Turning to occupations, the displaced low-wage workforce was concentrated in occupations requiring face-to-face interactions with the public, such as retail clerks and food service workers. These occupations offer low average wages and fewer fringe benefits than higher-wage occupations. Indeed, four of the five most common occupations among this group pay less than $15 per hour.
In the near term, the reemployment of the displaced workforce is tied to the recovery of these jobs to pre-pandemic numbers, as much as it’s possible. Given the sheer number of jobs still missing in the leisure and hospitality sector, the low-wage displaced in particular may also need to change industries to become reemployed in the immediate term. But that’s easier said than done—changing industries can often require additional education, job-specific training, or connections.
Lack of employer demand is not the only issue at hand, however. Other factors are stymying the recovery, as evidenced by the fact that some employers report having trouble filling open positions. Some workers may still be restricted by limited child care availability while schools are closed for the summer and child care centers themselves struggle to hire workers.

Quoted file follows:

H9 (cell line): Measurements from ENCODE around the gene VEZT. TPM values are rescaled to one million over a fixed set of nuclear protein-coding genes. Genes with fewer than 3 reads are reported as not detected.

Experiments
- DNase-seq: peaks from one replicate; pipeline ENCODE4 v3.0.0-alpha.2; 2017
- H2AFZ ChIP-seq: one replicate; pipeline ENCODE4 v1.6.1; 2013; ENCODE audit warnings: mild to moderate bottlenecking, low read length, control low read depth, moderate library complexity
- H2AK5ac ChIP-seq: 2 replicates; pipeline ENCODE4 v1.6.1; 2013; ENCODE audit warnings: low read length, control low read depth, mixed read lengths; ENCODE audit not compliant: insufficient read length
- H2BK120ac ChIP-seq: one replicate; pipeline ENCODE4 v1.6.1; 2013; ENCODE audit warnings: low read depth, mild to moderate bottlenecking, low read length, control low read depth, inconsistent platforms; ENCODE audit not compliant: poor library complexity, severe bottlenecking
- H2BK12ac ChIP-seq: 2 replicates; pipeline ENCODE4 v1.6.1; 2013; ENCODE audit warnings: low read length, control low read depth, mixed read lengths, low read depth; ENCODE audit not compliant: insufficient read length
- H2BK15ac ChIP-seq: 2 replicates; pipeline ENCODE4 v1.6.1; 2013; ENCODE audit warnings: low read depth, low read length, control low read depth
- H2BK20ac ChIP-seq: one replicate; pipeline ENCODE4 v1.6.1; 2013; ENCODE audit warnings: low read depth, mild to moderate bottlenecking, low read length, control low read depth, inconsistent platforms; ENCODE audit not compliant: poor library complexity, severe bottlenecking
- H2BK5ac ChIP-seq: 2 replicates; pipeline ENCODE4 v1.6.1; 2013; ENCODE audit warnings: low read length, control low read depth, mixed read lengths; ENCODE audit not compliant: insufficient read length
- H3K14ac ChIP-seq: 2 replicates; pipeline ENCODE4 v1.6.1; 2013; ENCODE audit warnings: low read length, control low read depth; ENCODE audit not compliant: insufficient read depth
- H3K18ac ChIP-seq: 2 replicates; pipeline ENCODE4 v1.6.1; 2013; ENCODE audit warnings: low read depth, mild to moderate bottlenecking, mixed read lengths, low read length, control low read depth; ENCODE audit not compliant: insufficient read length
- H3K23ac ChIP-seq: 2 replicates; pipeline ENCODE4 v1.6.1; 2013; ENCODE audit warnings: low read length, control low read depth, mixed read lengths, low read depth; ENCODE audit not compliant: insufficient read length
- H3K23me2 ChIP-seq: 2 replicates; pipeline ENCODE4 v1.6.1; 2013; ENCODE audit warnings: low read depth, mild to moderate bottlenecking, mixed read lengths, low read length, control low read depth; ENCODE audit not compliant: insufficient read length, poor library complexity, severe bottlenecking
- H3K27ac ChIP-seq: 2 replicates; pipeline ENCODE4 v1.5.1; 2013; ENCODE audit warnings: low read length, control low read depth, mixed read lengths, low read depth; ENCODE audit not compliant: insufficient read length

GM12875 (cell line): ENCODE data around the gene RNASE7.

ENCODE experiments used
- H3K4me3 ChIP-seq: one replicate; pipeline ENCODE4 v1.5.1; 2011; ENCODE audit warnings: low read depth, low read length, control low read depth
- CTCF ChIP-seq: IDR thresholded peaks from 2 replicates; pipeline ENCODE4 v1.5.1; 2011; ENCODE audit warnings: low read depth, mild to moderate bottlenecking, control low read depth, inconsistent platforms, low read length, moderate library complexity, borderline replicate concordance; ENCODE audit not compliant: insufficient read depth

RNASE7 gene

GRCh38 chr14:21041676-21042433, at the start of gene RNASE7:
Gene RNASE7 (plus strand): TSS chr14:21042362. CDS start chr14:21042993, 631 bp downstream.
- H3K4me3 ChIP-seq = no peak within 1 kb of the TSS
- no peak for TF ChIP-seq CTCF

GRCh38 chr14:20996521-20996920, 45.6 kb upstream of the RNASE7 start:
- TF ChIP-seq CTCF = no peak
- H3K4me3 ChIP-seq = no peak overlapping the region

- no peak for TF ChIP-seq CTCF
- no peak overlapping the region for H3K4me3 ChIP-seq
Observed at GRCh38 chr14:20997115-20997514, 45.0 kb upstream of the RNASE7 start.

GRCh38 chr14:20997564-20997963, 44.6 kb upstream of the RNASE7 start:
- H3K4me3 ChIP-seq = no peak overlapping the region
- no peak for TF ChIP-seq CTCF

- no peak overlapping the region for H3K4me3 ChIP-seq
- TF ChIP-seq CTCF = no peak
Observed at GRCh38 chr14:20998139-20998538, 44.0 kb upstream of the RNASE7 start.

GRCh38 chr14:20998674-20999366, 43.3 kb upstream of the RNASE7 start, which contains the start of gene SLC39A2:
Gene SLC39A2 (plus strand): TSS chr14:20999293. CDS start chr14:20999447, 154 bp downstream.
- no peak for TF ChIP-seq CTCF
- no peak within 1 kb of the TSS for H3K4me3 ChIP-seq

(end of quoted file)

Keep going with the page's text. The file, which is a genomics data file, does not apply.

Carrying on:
And of course, we also cannot discount continuing fear of COVID-19 infection. Many low-wage jobs, such as those in leisure and hospitality, involve extensive face-to-face interaction with the public, which inherently puts workers at greater risk of contracting COVID-19. Some point to temporarily enhanced unemployment benefits as keeping workers from returning to work, but it will take time to both gather and disentangle the conflicting evidence before we can be sure.
Lastly, and more fundamentally, people may be rethinking the jobs they are willing to do and for what pay. Some of these factors will likely resolve themselves as normal economic activity resumes, but some may not.